One in three incorrectly answer question designed for year three students
Adults of the UK are struggling to answer maths and English questions for primary school aged children according to a new quiz by Explore Learning.
Over 3,000 Families Online readers in the UK, took part in the quiz and only eight per cent managed to correctly answer a series of nine questions, despite them being designed for children as young as four years old.
Participants in the quiz were asked a range of questions which progressed in difficulty based on what UK children answer in class. Question one was aimed at reception level children, all the way through to question nine which would normally be aimed at year eight children. Despite the questions being aimed at children ranging between four and 12 years old, respondents to the survey found themselves in some difficulty!
As you’d expect, things started smoothly – for questions one to three, the success rate was 94 per cent and above. However many encountered difficulty when asked to think at a year three standard in question four. One in three of the UK fell at this hurdle by failing to identify four as the answer to the following problem:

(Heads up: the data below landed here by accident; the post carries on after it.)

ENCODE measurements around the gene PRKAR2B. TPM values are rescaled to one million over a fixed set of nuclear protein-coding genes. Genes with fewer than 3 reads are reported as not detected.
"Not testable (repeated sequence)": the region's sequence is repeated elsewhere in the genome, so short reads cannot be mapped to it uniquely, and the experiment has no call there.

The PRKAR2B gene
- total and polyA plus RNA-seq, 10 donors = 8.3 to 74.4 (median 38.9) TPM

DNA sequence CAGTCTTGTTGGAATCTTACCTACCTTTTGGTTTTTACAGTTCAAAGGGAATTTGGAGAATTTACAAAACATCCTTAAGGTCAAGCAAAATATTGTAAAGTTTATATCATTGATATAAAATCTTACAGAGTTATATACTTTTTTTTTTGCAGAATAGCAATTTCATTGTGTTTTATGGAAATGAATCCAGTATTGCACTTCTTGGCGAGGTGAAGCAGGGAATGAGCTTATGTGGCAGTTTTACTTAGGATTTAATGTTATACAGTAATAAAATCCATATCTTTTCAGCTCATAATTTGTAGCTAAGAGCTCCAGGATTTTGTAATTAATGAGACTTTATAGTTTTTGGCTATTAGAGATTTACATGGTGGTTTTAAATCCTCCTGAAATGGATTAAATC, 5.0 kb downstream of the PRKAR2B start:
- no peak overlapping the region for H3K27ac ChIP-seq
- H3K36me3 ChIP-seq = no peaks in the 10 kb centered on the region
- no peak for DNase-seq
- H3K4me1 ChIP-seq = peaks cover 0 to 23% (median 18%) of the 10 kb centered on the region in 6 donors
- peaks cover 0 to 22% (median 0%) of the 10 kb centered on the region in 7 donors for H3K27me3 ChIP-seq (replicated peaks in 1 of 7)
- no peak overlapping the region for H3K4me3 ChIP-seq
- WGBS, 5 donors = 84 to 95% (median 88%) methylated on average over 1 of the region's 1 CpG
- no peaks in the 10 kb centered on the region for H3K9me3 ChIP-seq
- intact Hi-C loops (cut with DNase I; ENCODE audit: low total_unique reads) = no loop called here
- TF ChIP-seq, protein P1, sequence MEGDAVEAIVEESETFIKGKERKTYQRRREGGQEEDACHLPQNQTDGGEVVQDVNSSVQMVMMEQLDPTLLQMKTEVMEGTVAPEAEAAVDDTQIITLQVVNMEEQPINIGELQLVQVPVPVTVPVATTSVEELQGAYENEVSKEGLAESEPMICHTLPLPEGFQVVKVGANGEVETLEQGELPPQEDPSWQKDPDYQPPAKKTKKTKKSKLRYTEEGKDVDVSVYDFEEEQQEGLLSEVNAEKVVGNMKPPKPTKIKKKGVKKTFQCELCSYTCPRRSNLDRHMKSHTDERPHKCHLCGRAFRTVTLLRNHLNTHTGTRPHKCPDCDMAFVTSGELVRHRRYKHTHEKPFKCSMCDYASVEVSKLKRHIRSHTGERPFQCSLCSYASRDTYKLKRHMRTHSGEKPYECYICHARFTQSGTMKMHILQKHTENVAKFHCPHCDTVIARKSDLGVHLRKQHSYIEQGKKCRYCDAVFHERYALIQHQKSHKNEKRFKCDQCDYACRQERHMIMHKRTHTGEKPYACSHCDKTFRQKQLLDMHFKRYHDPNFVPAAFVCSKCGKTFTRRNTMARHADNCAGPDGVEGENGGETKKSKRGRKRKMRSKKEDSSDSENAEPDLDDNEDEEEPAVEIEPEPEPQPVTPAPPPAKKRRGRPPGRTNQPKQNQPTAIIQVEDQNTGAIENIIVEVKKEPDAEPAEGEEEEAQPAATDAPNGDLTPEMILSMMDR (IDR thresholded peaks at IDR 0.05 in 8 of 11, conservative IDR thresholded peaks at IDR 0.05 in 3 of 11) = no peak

A dessert is one scoop of ice cream and some sprinkles. If there are two flavours of ice cream and two types of sprinkles, how many different desserts can you make?
Only 14 per cent were incorrect at question five, designed for students in year four. However question six, a literacy question aimed at children aged nine or 10, saw the greatest number of incorrect answers. When asked to identify the ‘modal verb’ in the below sentence, only 34 per cent of the UK correctly identified ‘Should’.
“I should not have eaten all that chocolate last night.”
Question eight, aimed at 11 to 12 year olds, generated a 50:50 success rate, with half of the country failing to identify six as the lowest common denominator of 2/3 and 5/6!
When all of these incorrect answers are taken into account, only eight per cent of the UK had a 100% record.
All of this exposes the difficulties parents can face when assisting children with their education, be it offering advice or guiding children through homework.
Charlotte Gater, Head of Curriculum at Explore Learning, says: “The results of this survey come as no surprise! The level the youngest generations are working at are more advanced than a lot of people expect and there is no shame in admitting when assistance is needed to support children with their school work. At Explore Learning we have open sessions with parents to give guidance on how to support children with the exams and show them what they can do at home.”